ASLA 2012 Professional Awards
Analysis and Planning Category
Descriptive Data Summary
Page | 1
Entry Number: PA-400
Project Title: Springwoods Village
Project Location: Houston, Texas
Project Type: Analysis + Planning
Occupying 1,800 acres of undeveloped forested land just outside of Houston, TX, Springwoods Village will represent the next
generation of sustainable communities – promoting mixed uses, density, public transit, forest preservation, wetland
enhancement, renewable energy harvesting, ecological restoration, green building, social equity and economic prosperity.
One of the world’s largest companies, Exxon Mobil, needed a new home in order to consolidate its corporate operations. After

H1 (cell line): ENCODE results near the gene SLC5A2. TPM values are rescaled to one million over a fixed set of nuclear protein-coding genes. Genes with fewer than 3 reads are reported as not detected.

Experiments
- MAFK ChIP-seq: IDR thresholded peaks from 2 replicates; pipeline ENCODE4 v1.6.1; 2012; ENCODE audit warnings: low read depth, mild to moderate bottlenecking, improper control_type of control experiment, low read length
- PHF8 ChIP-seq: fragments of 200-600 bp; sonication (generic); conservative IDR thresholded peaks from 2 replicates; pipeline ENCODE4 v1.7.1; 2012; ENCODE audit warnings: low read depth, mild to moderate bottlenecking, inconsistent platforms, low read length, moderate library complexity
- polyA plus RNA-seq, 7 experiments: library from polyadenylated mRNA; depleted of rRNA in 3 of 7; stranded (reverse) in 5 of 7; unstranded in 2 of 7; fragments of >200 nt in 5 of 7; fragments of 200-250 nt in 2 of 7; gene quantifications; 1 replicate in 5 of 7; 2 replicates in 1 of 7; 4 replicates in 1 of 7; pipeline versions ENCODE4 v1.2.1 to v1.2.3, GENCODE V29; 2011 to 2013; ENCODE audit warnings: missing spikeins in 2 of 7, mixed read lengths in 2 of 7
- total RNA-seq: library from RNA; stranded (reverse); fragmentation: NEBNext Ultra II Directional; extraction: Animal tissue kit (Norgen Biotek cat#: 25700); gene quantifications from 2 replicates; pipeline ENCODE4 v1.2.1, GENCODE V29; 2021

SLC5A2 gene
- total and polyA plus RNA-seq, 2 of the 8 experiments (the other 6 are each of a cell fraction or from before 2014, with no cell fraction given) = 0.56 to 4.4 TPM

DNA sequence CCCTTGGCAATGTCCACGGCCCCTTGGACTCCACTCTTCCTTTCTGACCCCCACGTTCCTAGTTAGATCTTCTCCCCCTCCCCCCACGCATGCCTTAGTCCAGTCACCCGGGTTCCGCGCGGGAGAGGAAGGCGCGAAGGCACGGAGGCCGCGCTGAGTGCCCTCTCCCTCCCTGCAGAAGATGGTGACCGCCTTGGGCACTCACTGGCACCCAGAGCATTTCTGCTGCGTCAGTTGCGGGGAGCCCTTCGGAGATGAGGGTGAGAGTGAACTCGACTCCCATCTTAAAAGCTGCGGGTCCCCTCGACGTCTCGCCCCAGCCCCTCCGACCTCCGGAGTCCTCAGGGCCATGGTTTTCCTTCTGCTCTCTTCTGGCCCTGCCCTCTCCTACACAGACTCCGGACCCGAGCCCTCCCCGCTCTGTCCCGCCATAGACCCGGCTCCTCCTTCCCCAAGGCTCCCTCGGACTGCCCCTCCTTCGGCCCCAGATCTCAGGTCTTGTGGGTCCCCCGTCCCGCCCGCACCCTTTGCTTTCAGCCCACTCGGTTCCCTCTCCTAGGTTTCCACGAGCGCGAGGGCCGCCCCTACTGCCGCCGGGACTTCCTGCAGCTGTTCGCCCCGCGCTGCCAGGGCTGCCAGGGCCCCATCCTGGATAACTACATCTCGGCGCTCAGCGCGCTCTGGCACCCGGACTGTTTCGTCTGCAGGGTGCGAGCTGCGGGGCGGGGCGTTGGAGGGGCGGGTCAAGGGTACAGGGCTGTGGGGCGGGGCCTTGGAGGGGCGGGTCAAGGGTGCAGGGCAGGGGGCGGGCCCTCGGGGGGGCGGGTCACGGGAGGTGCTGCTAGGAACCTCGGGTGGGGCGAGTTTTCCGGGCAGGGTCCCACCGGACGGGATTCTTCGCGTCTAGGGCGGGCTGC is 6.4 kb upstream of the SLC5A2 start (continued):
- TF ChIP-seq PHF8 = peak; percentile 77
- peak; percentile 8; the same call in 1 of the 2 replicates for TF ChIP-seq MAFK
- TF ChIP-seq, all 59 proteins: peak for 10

looking at several sites in the Houston metropolitan region, it selected Springwoods Village to be its new world-class campus
for 8,000 employees because the vision and mission of this new sustainable community closely aligned with Exxon’s own
corporate values, workforce needs and sustainability objectives. Combined at build out, the Exxon campus and Springwoods
Village will bring 50,000 people to the site and help to re-define the term “company town” in the 21st century.
SUSTAINABLE GOALS BASED ON LEED AND SUSTAINABLE SITES AS DEVELOPMENT GUIDELINES
The landscape architect was the lead consultant in developing the master plan; conceptual design for streets, neighborhoods,
districts and public spaces; and the sustainability program (which is the under-pinning of this new sustainable development).